Tag Archives: Professional You

conflict_punch

Professional You – Dealing with workplace conflict, Part 2

In Part 1, we talked about the importance of asking questions and sticking to the facts when it comes to assessing workplace conflicts. Today, we’re wondering, how do conflicts arise? Common sources of conflict It can be helpful to ask yourself some simple questions to assess the source of the conflict: Is someone doing something they are NOT supposed to […]

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conflict

Professional You – Dealing with workplace conflict, Part 1

I’ll be honest, as I began writing this post, I really struggled! It became evident that a single post was not going to suffice, so I’ll be breaking it into a few parts. Why so much to write? There are so many factors to weigh when it comes to dealing with workplace conflict. Also, conflict, whether it’s with a co-worker, a supervisor, or a customer, is inevitable. Dealing with conflicts, or potential conflicts, can be very challenging. Further, there are differing degrees of severity – some situations might be better described as disagreements or even annoyances, while others can become full-blown battles. I do believe, however, that many workplace conflicts can be dealt with in a manner that avoids escalation.

Ask questions
If you’ve read any of my previous articles, you are probably sensing a theme – asking questions is generally a good rule of thumb! When you are new to a position, it’s wise to familiarize yourself with your company’s or department’s policies for dealing with disputes, conflicts, disagreements, etc. These can differ from place to place, and can depend on the parties involved. For example, policies for how to deal with customer complaints will likely differ from how to deal with a disagreement with a co-worker. So, be sure you are well versed with your whatever policies may be in place. If no policy exists, speak with your supervisor before any conflicts arise to find out how she prefers to deal with them.
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Image: The Container Store

Professional You – Building your wardrobe

Image: The Container Store

One of the first issues of concern that I hear from new professionals is “What will I wear?” While this question may seem a bit frivolous to some, as a college student, you probably don’t own a wide (or any) selection of professional attire. You definitely want to dress appropriate to your field, without breaking the bank.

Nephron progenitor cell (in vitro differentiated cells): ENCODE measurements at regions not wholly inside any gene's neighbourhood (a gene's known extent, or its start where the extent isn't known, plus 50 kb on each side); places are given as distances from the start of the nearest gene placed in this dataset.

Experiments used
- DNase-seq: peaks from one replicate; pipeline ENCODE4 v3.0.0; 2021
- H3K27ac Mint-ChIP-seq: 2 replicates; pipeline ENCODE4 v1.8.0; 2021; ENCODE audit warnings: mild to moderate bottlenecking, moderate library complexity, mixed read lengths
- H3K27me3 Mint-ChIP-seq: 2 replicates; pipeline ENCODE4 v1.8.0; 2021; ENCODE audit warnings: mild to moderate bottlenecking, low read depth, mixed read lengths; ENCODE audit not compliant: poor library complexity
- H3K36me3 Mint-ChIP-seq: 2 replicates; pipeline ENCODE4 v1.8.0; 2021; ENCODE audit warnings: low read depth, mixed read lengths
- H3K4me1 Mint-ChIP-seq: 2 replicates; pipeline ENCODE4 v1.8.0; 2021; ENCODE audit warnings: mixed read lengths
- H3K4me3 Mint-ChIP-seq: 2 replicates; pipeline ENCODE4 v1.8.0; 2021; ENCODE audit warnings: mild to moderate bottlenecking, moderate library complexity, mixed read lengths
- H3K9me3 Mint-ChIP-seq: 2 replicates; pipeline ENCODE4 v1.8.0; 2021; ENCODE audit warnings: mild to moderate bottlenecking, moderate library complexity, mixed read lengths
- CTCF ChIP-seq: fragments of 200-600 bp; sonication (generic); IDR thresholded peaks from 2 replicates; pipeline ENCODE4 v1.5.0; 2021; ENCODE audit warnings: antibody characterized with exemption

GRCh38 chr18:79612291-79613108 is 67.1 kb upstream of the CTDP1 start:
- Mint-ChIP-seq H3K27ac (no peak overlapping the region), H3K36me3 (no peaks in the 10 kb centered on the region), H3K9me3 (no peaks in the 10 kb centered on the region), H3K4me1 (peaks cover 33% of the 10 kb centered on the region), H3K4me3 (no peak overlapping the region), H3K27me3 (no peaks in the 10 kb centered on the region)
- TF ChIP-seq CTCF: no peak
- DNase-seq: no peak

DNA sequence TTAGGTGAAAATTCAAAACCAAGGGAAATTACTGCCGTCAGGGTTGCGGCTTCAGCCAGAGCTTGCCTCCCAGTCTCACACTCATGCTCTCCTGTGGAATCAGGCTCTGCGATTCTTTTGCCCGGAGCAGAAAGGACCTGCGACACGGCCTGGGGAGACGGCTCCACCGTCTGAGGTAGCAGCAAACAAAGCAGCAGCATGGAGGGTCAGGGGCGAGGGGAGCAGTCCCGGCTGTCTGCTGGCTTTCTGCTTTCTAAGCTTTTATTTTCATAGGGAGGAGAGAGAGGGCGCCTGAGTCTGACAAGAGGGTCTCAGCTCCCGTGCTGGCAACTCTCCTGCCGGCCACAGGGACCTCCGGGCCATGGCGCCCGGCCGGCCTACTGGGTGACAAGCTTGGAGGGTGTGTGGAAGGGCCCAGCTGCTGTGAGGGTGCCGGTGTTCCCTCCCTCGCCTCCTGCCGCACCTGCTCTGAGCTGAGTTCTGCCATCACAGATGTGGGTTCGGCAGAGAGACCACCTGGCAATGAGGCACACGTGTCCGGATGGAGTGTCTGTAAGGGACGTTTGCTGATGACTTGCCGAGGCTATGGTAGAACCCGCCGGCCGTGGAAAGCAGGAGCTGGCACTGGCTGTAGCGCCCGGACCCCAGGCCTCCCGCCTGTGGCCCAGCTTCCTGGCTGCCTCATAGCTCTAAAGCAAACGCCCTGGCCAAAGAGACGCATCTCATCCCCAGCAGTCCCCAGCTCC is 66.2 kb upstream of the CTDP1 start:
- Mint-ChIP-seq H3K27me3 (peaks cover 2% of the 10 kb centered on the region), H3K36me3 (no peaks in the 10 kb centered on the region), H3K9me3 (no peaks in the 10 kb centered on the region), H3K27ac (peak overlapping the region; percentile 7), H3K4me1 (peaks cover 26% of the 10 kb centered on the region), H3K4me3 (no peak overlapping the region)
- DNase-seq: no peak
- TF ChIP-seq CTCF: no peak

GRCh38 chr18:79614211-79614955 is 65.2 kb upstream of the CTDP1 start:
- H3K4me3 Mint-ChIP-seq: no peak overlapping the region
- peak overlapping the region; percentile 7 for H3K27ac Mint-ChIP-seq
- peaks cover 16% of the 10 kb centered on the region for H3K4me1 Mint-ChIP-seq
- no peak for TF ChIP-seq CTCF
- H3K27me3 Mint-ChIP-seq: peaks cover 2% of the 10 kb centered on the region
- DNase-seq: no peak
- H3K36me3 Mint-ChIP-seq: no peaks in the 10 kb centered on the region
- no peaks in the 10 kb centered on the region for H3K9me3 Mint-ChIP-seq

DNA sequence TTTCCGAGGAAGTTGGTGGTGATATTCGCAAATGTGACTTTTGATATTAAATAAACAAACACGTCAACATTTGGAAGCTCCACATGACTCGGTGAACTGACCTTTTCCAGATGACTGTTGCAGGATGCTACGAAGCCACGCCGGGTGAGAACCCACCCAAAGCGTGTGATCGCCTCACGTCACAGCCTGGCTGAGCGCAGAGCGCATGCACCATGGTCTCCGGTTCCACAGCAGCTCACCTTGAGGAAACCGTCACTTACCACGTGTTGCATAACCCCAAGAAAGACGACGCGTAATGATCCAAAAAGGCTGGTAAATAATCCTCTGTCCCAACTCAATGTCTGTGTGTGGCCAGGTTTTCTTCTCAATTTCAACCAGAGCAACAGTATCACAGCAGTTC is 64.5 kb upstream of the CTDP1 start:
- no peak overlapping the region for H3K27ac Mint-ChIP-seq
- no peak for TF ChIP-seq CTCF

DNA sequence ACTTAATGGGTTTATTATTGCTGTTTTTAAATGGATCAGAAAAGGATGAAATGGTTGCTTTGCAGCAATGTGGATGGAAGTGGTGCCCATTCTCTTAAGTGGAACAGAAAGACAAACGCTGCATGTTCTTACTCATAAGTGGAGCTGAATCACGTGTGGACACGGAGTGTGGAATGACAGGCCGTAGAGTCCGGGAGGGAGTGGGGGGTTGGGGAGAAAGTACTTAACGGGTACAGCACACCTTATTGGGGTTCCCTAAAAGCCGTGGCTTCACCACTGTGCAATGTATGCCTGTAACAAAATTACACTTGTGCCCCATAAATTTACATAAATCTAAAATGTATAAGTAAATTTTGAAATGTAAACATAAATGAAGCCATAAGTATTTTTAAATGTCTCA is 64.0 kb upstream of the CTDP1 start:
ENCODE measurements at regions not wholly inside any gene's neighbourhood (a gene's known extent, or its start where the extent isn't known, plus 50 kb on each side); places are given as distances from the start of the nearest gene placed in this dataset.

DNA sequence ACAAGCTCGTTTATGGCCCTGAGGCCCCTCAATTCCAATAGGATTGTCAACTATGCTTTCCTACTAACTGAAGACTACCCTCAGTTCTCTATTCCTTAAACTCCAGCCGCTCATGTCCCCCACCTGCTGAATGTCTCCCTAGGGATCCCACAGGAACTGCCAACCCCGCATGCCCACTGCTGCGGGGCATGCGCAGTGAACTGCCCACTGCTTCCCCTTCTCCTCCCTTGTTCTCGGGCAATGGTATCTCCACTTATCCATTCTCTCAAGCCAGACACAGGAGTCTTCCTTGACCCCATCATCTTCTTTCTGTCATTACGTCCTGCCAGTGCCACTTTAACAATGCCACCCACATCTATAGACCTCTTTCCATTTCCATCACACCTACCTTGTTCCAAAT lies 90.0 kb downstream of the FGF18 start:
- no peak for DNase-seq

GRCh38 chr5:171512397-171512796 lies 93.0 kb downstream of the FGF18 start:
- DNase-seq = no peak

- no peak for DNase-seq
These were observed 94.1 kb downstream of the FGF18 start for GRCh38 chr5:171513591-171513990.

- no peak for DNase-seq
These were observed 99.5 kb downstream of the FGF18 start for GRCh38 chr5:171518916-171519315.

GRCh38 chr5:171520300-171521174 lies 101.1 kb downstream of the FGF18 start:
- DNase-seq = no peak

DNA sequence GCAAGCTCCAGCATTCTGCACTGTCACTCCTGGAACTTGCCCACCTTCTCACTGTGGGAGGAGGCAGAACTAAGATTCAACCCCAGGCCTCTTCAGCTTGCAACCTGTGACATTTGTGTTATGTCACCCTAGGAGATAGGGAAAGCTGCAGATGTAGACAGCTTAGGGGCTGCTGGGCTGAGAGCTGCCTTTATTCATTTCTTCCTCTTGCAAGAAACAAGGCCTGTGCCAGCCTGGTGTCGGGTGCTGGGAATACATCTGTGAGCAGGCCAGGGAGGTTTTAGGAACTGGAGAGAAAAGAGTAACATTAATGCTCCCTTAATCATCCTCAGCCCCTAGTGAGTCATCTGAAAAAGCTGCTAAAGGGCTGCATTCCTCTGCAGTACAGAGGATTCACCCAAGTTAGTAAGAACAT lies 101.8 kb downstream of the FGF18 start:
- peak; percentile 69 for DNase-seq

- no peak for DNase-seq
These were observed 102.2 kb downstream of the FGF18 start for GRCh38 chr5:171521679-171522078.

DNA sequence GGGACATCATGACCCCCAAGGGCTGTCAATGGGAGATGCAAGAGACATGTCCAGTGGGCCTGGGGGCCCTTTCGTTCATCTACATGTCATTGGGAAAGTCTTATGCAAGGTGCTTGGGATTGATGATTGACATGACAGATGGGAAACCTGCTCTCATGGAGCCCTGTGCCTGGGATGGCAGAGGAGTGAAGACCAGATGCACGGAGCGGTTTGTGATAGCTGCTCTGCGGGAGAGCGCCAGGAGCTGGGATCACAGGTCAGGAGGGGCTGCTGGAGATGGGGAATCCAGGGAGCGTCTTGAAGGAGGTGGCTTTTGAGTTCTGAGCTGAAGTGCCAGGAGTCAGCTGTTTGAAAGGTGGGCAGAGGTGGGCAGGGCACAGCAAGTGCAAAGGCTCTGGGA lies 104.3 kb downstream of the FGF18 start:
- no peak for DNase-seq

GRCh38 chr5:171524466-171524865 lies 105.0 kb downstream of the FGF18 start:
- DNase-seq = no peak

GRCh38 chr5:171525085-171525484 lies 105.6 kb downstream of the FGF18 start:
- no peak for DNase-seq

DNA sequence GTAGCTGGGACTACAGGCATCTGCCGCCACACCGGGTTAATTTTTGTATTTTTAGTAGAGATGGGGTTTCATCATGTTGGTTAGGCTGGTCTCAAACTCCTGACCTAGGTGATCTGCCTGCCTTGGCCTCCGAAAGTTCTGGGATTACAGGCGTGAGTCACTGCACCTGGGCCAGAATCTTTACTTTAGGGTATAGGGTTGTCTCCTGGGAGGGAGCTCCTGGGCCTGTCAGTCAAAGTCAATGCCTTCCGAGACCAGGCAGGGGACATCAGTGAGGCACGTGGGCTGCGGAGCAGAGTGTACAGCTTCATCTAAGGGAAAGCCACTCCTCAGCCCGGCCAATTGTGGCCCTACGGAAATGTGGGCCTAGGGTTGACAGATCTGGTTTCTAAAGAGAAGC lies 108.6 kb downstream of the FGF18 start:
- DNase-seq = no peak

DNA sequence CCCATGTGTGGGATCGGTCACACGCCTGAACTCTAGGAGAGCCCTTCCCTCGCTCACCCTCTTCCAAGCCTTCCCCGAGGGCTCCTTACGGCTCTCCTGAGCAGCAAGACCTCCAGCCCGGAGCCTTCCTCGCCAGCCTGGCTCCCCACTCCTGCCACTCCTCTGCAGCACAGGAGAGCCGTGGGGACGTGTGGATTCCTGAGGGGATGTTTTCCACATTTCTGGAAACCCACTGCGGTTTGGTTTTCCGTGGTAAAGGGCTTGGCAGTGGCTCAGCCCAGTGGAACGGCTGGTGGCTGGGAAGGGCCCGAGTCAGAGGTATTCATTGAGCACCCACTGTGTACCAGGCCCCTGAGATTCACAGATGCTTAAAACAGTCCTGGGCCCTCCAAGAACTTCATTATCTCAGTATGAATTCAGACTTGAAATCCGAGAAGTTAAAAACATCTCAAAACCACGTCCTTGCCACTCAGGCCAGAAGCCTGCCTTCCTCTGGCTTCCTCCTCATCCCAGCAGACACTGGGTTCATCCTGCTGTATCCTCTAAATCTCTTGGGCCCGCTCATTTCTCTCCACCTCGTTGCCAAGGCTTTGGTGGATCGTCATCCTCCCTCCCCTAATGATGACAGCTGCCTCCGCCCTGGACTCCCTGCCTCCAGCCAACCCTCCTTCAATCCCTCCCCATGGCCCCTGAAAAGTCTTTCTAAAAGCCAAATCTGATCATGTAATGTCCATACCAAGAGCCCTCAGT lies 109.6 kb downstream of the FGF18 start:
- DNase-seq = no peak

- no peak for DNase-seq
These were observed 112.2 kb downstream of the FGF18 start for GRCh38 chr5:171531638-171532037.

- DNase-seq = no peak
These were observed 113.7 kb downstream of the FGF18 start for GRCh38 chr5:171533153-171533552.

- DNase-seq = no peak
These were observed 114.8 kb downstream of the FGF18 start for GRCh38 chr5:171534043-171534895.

Ask around
Long before your first day of work, ask your supervisor what the expectations are for what you can and cannot wear to work. Typically, your line of work will dictate what type of attire you will need to buy. For example, if you work in the healthcare setting, you’ll likely need scrubs and comfortable footwear. If you’re working as a geology research assistant, you may be expected to own steel-toe shoes and protective outwear. If you’ll be working in certain labs, you may need to wear a hairnet. A job in finance will likely require you to own a number of suits.

There may also be some organizational or departmental policies about wearing jewelry (how and where it’s is worn), perfume, finger nail length, etc. Depending on your line of work and the organization, there may even be a manual or handbook that details this sort of information. Even if your employer tells you to wear “business attire” or “business casual”, these terms can mean different things to different employers. So, ask questions.
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Young Professionals

Professional You – An introduction to a new series

Today, we begin a new series of articles exploring the transition from college student to new professional. This series is for students starting internships, as well as new grads starting in your first professional position.

Whether interning or working full time, you understandably want to make a good impression and get your professional career started in right direction. One of the first things to keep in mind is that it takes time to learn a new position. It’s great to be excited and zealous for the work, but make sure you give yourself enough time to adjust to this new opportunity. For interns, that learning curve may only be 1-3 weeks, since your time with the organization will be relatively short. In all honesty, you’ll be in learning mode for the entire internship, but those first few weeks will be especially key. For full time employment, you’ll need at least six months, but probably closer to 12-18 months of steadily learning and observing your new surroundings.
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